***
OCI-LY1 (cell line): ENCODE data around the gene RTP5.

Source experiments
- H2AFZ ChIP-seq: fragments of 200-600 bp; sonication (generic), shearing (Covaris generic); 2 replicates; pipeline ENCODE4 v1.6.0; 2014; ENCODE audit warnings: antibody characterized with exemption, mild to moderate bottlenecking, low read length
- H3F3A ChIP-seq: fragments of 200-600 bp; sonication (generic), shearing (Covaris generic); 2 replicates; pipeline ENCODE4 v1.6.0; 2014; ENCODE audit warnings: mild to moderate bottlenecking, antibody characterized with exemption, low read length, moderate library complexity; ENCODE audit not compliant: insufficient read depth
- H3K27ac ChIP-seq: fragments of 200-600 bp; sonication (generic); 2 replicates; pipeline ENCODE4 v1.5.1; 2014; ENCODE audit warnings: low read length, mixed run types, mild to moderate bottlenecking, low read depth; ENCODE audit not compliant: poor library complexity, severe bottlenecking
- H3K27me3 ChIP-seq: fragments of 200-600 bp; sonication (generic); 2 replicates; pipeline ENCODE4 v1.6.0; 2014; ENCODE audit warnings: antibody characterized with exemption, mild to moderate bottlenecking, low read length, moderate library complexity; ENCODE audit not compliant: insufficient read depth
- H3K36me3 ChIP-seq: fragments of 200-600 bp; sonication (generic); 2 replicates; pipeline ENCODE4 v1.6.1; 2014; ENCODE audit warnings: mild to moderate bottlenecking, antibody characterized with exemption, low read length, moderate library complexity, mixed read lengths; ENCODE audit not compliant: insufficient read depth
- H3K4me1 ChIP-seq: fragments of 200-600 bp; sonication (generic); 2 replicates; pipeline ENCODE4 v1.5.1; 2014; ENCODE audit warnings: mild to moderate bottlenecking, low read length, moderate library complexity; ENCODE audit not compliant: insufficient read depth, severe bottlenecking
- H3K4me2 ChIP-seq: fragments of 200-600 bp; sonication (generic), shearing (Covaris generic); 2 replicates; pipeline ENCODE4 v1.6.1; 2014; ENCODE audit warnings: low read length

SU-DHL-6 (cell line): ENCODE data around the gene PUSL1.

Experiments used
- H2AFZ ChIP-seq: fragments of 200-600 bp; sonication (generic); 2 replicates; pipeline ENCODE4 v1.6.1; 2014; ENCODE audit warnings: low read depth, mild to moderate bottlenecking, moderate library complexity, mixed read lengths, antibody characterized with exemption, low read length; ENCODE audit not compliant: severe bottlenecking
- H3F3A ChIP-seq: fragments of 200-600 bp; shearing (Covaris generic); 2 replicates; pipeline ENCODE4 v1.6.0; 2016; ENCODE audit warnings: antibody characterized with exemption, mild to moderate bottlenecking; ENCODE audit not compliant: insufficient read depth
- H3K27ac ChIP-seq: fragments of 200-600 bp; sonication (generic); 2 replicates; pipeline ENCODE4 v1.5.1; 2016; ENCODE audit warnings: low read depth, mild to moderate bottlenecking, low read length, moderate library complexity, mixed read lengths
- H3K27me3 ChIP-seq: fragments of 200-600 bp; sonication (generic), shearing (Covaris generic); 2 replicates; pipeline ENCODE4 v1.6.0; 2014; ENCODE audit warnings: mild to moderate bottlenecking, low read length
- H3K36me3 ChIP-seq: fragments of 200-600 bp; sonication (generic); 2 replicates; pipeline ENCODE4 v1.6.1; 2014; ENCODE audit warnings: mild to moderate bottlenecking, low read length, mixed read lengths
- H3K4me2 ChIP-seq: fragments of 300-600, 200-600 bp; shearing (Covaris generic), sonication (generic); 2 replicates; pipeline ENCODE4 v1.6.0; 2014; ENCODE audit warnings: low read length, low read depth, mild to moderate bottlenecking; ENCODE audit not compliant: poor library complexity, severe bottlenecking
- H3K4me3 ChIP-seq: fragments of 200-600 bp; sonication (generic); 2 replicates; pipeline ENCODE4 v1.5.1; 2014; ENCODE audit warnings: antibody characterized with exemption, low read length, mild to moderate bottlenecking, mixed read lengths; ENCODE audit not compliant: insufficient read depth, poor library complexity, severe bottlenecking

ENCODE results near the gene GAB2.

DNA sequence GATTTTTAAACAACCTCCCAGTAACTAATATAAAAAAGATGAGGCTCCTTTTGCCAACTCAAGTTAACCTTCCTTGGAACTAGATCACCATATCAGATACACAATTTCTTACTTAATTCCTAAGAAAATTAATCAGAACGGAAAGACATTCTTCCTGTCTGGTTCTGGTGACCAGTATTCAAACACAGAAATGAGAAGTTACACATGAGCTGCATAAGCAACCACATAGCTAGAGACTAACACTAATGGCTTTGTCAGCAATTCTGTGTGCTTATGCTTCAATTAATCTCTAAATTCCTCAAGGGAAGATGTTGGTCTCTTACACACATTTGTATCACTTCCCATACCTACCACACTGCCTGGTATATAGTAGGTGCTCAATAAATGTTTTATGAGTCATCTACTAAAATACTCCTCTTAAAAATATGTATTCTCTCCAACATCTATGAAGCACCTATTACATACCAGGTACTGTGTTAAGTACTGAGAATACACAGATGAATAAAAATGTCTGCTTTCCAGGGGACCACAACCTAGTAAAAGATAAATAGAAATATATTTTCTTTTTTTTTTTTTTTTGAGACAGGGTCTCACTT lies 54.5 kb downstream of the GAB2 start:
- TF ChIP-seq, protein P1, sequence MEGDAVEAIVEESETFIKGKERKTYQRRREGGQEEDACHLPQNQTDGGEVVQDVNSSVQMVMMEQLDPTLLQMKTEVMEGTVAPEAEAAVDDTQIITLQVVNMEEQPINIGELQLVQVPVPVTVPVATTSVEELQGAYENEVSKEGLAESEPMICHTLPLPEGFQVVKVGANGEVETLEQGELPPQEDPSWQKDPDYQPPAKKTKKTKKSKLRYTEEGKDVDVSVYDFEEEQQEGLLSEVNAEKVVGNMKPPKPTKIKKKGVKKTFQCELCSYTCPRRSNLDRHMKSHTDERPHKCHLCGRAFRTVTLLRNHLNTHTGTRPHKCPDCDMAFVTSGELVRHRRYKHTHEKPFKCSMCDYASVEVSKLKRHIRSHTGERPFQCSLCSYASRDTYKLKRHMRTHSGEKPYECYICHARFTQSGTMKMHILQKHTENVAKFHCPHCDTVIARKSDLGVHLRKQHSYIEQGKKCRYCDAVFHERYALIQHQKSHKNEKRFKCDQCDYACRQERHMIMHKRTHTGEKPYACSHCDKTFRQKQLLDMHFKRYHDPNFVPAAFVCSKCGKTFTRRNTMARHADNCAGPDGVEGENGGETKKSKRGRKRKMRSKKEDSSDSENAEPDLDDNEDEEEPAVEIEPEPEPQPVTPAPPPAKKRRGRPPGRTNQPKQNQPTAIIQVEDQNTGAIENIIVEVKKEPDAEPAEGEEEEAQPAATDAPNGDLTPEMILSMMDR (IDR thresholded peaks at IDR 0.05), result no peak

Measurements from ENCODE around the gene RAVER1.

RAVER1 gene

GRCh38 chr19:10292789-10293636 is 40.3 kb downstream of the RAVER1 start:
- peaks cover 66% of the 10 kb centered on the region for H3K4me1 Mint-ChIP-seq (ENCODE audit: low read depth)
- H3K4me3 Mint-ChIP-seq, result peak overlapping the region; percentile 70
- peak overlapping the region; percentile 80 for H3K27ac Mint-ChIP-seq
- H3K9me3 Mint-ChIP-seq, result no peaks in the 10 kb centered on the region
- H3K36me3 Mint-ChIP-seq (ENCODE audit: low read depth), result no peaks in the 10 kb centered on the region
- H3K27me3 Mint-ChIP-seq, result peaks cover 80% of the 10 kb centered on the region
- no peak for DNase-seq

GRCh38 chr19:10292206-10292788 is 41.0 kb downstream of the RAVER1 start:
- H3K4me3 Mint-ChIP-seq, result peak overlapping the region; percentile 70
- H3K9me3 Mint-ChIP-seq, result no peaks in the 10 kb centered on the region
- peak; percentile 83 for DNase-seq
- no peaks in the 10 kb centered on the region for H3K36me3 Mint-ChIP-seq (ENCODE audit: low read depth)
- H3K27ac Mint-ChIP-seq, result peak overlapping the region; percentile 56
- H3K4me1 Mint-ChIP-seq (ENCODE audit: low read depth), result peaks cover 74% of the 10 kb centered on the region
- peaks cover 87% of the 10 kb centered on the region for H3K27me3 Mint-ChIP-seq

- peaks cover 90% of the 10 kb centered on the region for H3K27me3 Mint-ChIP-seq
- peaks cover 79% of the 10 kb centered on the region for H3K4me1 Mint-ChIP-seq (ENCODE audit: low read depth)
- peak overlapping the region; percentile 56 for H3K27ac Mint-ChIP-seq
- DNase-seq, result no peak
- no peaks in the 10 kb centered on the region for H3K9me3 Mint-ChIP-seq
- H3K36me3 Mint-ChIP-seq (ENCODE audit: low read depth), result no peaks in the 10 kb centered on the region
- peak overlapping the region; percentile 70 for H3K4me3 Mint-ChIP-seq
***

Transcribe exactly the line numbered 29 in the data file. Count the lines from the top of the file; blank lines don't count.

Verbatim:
- H3K36me3 Mint-ChIP-seq (ENCODE audit: low read depth), result no peaks in the 10 kb centered on the region